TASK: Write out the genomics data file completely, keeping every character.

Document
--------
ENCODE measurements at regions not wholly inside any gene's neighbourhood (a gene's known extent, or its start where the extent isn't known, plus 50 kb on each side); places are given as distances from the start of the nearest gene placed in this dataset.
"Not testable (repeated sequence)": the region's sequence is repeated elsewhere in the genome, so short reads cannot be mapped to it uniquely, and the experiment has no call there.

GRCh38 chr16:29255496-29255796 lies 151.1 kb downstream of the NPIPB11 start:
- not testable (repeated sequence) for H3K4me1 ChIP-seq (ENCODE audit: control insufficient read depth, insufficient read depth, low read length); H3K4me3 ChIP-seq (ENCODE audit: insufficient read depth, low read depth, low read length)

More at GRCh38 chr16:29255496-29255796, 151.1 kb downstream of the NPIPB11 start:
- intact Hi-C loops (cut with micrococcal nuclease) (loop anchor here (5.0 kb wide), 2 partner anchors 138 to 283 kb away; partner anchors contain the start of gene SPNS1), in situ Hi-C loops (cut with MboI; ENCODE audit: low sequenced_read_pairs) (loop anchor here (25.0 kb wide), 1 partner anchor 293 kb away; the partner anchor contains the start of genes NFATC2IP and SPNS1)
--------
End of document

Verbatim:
ENCODE measurements at regions not wholly inside any gene's neighbourhood (a gene's known extent, or its start where the extent isn't known, plus 50 kb on each side); places are given as distances from the start of the nearest gene placed in this dataset.
"Not testable (repeated sequence)": the region's sequence is repeated elsewhere in the genome, so short reads cannot be mapped to it uniquely, and the experiment has no call there.

GRCh38 chr16:29255496-29255796 lies 151.1 kb downstream of the NPIPB11 start:
- not testable (repeated sequence) for H3K4me1 ChIP-seq (ENCODE audit: control insufficient read depth, insufficient read depth, low read length); H3K4me3 ChIP-seq (ENCODE audit: insufficient read depth, low read depth, low read length)

More at GRCh38 chr16:29255496-29255796, 151.1 kb downstream of the NPIPB11 start:
- intact Hi-C loops (cut with micrococcal nuclease) (loop anchor here (5.0 kb wide), 2 partner anchors 138 to 283 kb away; partner anchors contain the start of gene SPNS1), in situ Hi-C loops (cut with MboI; ENCODE audit: low sequenced_read_pairs) (loop anchor here (25.0 kb wide), 1 partner anchor 293 kb away; the partner anchor contains the start of genes NFATC2IP and SPNS1)